Listserv to Mailman Part 3.3: Tips, Tricks, and Notes

During our Listserv to Mailman migration, I started keeping a tips file to remind myself of the syntax for helpful commands, so I wanted to share those tidbits here as an appendix along with some notes/caveats and useful pages on other sites.


  • To see all the settings for a mailman list: /usr/lib/mailman/bin/config_list -o – ‘listname’  (outputs to screen; use -o filename to output to a file)
  • To see a list’s settings minus comments and whitespace: config_list -o – ‘listname’ | perl -ne ‘print unless /(^#|^\s*$)/’
  • To change the password for a list: /usr/lib/mailman/bin/change_pw -l ‘listname’ -p ‘newpass’ -q (the -q prevents a notice going to the list owners)
  • To show the subscribers of a list: /usr/lib/mailman/bin/list_members -f ‘listname’ (the -f shows full names for subscribers)
  • To show the owners of a list: /usr/lib/mailman/bin/list_owners ‘listname’ (if you use list_admins instead, it seems to do the same thing)
  • To rebuild all list archives (in bash): for list in `/usr/lib/mailman/bin/list_lists -b | egrep -v ‘^mailman$’`; do /usr/lib/mailman/bin/arch –wipe $list; done
  • To restart Mailman (as root or mailman user): /etc/init.d/mailman restart
  • To one or more list settings for a list: config_list -o – ‘listname’ > tmp.txt; then edit tmp.txt to leave only the setting you want to change; config_list -i tmp.txt ‘listname’
  • To apply a setting change to multiple lists, use config_list -o – ‘listname’ > tmp.txt and edit tmp.txt as above, but then use shell looping: or list in adf-foo adf-bar etc; do config_list -i setting.txt $list ; done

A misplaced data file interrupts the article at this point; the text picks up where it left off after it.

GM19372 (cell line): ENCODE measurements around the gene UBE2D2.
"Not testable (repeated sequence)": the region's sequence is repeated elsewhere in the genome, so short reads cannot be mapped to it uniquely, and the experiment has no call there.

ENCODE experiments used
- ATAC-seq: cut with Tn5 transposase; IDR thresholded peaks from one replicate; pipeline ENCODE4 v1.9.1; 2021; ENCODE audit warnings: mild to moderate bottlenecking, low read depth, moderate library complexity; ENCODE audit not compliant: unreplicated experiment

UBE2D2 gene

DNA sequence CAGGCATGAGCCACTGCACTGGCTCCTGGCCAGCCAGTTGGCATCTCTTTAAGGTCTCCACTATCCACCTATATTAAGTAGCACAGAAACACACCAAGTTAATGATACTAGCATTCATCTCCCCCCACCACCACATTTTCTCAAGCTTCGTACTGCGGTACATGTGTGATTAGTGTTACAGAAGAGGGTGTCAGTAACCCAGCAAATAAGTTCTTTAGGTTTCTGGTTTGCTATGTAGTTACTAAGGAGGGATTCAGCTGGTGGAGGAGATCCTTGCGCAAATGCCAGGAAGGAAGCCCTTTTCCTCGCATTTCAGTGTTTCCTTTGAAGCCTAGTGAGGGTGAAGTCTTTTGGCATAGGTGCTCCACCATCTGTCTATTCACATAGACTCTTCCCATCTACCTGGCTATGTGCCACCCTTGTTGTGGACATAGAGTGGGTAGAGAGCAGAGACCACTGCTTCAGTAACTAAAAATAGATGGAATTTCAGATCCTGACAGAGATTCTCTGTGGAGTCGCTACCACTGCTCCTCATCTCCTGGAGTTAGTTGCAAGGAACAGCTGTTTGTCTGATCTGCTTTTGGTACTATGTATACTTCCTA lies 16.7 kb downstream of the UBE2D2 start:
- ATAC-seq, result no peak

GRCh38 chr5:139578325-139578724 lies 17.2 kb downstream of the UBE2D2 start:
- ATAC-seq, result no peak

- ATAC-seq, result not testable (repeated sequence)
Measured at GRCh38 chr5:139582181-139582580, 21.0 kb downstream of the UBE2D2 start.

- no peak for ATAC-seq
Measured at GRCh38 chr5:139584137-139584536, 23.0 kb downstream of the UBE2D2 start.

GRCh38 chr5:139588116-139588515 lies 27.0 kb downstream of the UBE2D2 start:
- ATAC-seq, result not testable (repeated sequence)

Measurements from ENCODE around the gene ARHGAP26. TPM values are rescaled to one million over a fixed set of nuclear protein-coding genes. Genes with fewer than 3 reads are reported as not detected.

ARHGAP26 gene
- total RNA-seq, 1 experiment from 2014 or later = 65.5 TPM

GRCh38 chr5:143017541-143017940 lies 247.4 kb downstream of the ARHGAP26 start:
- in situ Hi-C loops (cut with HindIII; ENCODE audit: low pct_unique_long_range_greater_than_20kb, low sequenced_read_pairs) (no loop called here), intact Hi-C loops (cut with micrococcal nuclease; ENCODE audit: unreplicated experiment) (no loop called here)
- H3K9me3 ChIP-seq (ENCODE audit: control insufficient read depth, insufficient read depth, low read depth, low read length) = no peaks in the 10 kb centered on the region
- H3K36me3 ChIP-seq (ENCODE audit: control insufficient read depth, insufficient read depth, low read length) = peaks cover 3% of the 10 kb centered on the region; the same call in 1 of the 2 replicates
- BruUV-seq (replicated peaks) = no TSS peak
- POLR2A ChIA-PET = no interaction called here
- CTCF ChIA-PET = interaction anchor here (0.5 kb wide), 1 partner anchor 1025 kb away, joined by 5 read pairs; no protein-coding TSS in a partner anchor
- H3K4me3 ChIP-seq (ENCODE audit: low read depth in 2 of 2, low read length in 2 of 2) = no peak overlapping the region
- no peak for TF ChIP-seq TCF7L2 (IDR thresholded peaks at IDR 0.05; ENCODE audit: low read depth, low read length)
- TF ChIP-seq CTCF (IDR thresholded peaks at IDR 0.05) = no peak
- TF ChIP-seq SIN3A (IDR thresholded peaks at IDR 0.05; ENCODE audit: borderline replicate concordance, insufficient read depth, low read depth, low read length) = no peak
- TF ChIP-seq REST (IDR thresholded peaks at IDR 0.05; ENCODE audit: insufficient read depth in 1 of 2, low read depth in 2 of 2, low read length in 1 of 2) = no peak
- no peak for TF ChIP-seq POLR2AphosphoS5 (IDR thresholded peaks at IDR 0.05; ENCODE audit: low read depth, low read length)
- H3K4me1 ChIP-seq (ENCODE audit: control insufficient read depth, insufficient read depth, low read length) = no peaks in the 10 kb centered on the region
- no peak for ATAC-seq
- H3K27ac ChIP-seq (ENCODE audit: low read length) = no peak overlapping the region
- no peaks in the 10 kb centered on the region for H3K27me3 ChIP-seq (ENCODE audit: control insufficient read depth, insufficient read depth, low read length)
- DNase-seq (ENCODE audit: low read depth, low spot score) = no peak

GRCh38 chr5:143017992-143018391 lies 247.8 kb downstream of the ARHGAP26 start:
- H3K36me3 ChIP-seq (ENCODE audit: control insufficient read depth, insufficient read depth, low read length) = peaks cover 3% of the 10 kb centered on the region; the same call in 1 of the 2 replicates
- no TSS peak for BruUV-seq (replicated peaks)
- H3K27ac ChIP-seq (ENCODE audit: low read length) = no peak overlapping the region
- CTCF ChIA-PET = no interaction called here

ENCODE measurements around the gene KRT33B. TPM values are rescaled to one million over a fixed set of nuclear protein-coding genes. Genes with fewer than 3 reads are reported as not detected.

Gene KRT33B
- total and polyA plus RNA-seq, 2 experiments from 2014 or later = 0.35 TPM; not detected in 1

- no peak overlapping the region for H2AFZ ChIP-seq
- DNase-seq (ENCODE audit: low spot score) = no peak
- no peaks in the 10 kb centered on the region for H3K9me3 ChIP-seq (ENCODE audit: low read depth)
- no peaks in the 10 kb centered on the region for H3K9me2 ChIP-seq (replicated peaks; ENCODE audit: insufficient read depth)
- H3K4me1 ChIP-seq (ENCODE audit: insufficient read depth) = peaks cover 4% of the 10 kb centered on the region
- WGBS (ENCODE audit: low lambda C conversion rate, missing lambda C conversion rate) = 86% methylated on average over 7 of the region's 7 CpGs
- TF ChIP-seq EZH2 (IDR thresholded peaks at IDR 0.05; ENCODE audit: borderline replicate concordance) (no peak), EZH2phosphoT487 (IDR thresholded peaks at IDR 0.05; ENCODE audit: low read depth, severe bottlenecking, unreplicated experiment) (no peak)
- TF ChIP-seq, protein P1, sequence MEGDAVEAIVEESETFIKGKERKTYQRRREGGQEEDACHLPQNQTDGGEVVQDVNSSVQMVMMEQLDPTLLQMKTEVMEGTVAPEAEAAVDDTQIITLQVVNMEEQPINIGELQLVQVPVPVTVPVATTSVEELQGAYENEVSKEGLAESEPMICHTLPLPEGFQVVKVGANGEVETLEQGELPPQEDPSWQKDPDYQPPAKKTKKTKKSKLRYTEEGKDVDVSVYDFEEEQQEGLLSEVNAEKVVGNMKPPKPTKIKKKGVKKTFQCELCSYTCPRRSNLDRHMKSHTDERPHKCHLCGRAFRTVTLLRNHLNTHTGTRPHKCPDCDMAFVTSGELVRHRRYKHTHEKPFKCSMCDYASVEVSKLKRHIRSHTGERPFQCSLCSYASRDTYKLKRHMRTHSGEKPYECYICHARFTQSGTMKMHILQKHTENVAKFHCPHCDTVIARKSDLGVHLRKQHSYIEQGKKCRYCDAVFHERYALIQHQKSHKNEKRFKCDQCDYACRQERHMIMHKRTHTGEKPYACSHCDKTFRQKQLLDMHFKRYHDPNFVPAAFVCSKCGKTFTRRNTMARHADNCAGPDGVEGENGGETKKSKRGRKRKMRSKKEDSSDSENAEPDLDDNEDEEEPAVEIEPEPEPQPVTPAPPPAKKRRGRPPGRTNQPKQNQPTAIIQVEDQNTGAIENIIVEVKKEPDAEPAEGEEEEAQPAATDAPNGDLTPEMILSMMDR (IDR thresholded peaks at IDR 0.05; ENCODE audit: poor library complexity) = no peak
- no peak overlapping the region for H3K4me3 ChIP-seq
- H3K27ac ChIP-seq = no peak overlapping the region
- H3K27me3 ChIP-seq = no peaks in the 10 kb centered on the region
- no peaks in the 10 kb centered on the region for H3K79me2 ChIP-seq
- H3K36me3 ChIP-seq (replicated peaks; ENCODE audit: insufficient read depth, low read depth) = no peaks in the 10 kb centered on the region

I’d intended to list here each code file I’m making available along with a description, but instead I put the code descriptions in the Apache directory pages so just look there.

The Mailman logs on our server are in /var/log/mailman and /var/log/mailman/error contains the most recent errors.

Important: Our list host informed me that the default “mailman” list must be kept around, you can’t just delete it or important Mailman things will (apparently) break. So you’ve been warned 🙂

To increase the max # of recipients for a message to be able to get posted (in case you have lists where legitimate posts get rejected due to having too many recipients), see the max_num_recipients setting, which is in the Privacy Options -> Recipient Filters part of the web interface.

I created the arch_wipe_all script because I’d tried running the commands in it from the shell but it took so many hours (70+ lists and 10+ years of archives) that my shell would get disconnected and I’d have to start over completely. By putting the commands in a script I could preface it with nohup so it would keep running even if I got disconnected.

I noticed in /etc/mailman/ that if DEB_LISTMASTER isn’t set in /etc/mailman/ or /usr/lib/mailman/Mailman/ that error mail will go to postmaster@localhost, but I wanted it sent to another address in our organization so I added DEB_LISTMASTER = ‘’ to the bottom of /etc/mailman/

Pre-migration messages in people’s mailboxes had links to the old Listserv archives  in the footer, so even though we changed the footer for Mailman, we needed to provide redirects in case someone used an old link. We did this with an Apache URL Rewrite rule to redirect to

RewriteEngine on
RewriteRule ^archives/(.+)\.html$$1/ [R]

(the second line, the RewriteRule, needs to be all on one line)

During one part of our disk issues converting our archives, our server admin said we’d maxed out our number of inodes (files and directories), probably because of the large number of archive related files (70+ lists for 10+ years). If you see errors like “unable to write file”, you can check the inodes used on the disk itself with df -i, and check inodes for your user with quota -sv username.


The following pages weren’t listed in other parts of the guide and may be useful:

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